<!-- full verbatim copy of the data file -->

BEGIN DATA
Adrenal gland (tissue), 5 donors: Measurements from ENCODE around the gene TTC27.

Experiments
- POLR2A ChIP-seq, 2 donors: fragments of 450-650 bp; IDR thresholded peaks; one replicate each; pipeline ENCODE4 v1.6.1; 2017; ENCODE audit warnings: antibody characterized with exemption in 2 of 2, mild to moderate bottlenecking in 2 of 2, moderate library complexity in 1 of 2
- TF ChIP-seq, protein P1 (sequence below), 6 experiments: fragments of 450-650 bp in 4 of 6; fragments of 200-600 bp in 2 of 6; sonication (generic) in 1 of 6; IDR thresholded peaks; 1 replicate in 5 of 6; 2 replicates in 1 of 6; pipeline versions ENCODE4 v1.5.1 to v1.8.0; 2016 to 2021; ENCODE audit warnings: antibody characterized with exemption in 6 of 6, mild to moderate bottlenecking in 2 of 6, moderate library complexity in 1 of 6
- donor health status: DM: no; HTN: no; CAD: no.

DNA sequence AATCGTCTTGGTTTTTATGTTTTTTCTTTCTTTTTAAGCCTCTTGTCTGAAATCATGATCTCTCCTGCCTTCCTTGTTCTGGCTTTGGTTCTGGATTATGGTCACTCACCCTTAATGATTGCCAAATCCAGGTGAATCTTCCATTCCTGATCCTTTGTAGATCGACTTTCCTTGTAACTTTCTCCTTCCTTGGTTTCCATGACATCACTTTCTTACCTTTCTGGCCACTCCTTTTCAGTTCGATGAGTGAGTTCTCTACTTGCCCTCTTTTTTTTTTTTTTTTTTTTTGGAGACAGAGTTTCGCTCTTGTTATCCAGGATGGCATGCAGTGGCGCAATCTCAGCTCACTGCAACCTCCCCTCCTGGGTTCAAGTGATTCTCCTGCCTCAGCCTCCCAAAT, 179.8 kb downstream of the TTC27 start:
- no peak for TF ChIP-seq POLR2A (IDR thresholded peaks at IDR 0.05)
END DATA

Adrenal gland (tissue), 5 donors: Measurements from ENCODE around the gene TTC27.

Experiments
- POLR2A ChIP-seq, 2 donors: fragments of 450-650 bp; IDR thresholded peaks; one replicate each; pipeline ENCODE4 v1.6.1; 2017; ENCODE audit warnings: antibody characterized with exemption in 2 of 2, mild to moderate bottlenecking in 2 of 2, moderate library complexity in 1 of 2
- TF ChIP-seq, protein P1 (sequence below), 6 experiments: fragments of 450-650 bp in 4 of 6; fragments of 200-600 bp in 2 of 6; sonication (generic) in 1 of 6; IDR thresholded peaks; 1 replicate in 5 of 6; 2 replicates in 1 of 6; pipeline versions ENCODE4 v1.5.1 to v1.8.0; 2016 to 2021; ENCODE audit warnings: antibody characterized with exemption in 6 of 6, mild to moderate bottlenecking in 2 of 6, moderate library complexity in 1 of 6
- donor health status: DM: no; HTN: no; CAD: no.

DNA sequence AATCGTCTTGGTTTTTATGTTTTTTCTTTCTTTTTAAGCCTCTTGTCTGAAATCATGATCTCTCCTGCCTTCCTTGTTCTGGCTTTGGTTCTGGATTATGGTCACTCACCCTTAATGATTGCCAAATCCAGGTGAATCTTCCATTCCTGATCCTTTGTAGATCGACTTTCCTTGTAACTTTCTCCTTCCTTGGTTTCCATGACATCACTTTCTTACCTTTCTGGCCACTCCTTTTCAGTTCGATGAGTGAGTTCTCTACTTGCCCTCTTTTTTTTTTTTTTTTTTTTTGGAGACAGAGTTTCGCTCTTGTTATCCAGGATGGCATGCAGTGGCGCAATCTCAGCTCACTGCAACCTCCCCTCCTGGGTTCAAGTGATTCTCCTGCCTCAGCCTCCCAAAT, 179.8 kb downstream of the TTC27 start:
- no peak for TF ChIP-seq POLR2A (IDR thresholded peaks at IDR 0.05)